A few questions I have from that period:

Does Baywatch Nights = Dancin' The Night Away?

Do a complete set of lyrics exist for Dancin' The Night Away?  In a discussion from a number of years ago, it was mentioned that Carl recorded a lead vocal, but maybe this person was just referring to what was put on tape.  However, the fact that their is a Carl vocal suggests to me that all of the lyrics do or did exist.

Does How Could We Still Be Dancing have any relation to Dancin' The Night Away?   I've read it doesn't, but it certainly sounds like they had Dancin' The Night Away in mind when writing it.      

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« Reply #85 on: February 17, 2017, 11:48:41 AM »

By far BW's best solo work, and better than any BB record since Love You ... I'd love to see them released someday.

Honestly, if finished in a hip way in 1995-96 as a BB record, I think it would have started a new chapter in the group's career.

I don't know. I like the material but think that might be reaching--or maybe isn't, but isn't saying much.

- BW's best solo material. Personally I disagree with that: I'd rate it below BWPS, TLOS for sure, and if we're including covers behind Gershwin. Honestly, probably behind NPP, too, though it's all just one man's opinion. I do think it's his most conventional, and at least in the versions we have, maybe the best at neither catering to current fads nor fetishizing BW tropes of old.

- better than any BB album since Love You. Damning with faint praise!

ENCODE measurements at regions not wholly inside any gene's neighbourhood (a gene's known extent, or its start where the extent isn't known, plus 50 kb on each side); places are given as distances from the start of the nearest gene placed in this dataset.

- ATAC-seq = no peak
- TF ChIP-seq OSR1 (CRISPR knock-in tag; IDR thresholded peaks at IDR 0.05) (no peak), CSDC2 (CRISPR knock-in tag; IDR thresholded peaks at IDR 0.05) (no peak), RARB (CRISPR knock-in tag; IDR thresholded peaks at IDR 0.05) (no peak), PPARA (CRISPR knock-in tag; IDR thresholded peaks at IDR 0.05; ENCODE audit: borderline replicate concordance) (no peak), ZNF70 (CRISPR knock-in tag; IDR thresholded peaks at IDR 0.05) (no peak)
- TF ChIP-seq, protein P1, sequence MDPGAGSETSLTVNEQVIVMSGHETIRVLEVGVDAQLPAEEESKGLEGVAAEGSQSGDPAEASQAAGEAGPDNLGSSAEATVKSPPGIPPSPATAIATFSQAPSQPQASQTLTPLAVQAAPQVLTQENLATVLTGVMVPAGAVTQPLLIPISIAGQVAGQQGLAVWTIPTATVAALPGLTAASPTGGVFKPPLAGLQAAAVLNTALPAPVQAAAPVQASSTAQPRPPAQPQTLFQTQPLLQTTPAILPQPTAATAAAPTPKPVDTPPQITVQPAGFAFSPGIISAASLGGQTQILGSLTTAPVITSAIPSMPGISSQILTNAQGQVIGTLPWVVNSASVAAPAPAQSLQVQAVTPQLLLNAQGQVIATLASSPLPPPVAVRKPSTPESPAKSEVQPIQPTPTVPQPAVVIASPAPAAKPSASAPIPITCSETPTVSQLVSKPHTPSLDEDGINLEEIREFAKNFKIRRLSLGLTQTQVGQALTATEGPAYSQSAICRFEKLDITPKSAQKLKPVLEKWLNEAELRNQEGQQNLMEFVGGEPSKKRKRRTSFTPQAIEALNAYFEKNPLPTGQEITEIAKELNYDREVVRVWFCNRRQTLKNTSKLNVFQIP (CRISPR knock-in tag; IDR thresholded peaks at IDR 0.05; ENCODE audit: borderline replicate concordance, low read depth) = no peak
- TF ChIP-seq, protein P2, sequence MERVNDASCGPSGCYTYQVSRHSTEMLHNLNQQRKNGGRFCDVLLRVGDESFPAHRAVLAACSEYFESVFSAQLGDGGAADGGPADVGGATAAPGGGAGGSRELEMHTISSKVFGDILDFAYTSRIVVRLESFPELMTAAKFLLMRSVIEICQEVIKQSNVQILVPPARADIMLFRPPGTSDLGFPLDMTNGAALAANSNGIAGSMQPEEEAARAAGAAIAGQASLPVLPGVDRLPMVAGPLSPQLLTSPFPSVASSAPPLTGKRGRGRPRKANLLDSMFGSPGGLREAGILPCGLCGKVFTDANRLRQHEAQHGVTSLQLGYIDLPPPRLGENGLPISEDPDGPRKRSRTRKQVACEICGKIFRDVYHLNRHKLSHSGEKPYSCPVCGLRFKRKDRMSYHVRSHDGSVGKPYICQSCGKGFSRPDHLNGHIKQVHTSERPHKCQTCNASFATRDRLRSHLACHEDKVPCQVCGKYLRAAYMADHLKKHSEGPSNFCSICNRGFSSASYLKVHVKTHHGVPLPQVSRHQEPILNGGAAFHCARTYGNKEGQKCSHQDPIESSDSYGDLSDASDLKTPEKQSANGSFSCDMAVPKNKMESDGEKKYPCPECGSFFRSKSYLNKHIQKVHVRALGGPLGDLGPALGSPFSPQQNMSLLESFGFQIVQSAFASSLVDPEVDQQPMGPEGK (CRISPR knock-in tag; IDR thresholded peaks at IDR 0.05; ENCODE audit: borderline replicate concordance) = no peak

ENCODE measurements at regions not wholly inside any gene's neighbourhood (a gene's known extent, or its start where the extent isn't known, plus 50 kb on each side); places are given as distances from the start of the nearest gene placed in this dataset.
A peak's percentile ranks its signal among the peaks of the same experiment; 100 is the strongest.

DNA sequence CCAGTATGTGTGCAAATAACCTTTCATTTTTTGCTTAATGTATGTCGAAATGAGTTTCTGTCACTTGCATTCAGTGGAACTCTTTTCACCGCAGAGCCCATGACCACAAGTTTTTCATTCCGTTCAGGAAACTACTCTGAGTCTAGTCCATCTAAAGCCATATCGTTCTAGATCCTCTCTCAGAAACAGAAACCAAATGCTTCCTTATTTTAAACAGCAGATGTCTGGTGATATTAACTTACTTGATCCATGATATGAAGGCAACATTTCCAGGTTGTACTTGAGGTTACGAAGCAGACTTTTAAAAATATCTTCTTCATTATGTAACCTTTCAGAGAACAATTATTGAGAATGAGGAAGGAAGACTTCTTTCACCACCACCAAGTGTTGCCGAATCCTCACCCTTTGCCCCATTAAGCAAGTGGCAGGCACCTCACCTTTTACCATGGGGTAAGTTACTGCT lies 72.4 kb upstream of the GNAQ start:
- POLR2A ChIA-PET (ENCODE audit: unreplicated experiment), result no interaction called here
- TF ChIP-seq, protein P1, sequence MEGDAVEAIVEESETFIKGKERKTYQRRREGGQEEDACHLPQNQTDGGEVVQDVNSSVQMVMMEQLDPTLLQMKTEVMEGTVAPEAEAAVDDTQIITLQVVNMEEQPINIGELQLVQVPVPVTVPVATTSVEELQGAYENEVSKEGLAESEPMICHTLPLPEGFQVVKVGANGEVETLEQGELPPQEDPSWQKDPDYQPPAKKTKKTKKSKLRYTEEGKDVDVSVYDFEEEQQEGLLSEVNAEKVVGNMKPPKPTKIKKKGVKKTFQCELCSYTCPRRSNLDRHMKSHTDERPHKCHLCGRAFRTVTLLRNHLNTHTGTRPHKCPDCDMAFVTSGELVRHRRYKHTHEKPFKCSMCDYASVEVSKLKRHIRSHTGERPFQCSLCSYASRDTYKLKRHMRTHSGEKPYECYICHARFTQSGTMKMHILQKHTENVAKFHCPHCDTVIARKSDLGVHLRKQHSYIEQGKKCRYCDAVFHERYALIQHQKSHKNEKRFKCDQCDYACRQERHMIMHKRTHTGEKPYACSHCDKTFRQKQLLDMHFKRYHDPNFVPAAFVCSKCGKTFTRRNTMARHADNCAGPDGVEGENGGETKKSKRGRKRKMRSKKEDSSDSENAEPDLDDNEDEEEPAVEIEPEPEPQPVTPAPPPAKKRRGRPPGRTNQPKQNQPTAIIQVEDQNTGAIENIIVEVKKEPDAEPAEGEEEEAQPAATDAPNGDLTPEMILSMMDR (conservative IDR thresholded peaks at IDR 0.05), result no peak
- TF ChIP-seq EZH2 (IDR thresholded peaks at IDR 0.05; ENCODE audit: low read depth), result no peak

- new chapter for BBs. That may be true, but as what? I'd say as a solid, but solidly, nostalgia act. Don't get me wrong, it would've been a more dignified identity than they had at the time. But maybe it would be more "hey Baby Boomers, this old band still makes albums for you--and don't forget to see them & buy a t-short and greatest hits comp this summer" rather than "hey world, this band makes great records."

Again, I like some of those songs and don't mean to sh*t on them or your opinion. Just my more cynical two cents.

My opinion is if this potential record had been completed and produced by Brian and Andy, it would have been a classic and would be revered today as the "last great" BB album. Or, even better ... may have springboarded a series of subsequent records.

My opinion the biggest issue that prevents the "real" Brian Wilson/Beach Boys sound from coming through since '77 is the search for either the "new Pet Sounds" or the modern "Beach Boys" sound. But I believe the Beach Boys in their natural state (as lead by BW) generally yield albums like Friends or Love You. These are not artistically revolutionary or commercially oriented works.

The Paley session tracks are clearly part of this family of recordings -- homespun and natural, not contrived. BW's vocals are indeed "weird" and unkempt ... but they are filled with an enthusiasm I have not heard in any of his recordings since.

Re: New Chapter -- I think the critics and public would have caught wind of the Beach Boys being a viable recording entity again. True some might have scratched their heads, but time has been kind to these tracks -- they are not dated like everything else the group has put out since 1980. I believe the 2012 album (which I do admit, after a few years of coming to terms with, has it's moments) will sound pretty dated within a few years also. We are still talking about these tracks 20 years later ... they have a timeless quality.
« Last Edit: February 17, 2017, 12:43:38 PM by DonnyL » Logged

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« Reply #86 on: February 17, 2017, 11:58:14 AM »

By far BW's best solo work, and better than any BB record since Love You ... I'd love to see them released someday.

Honestly, if finished in a hip way in 1995-96 as a BB record, I think it would have started a new chapter in the group's career.

I don't know. I like the material but think that might be reaching--or maybe isn't, but isn't saying much.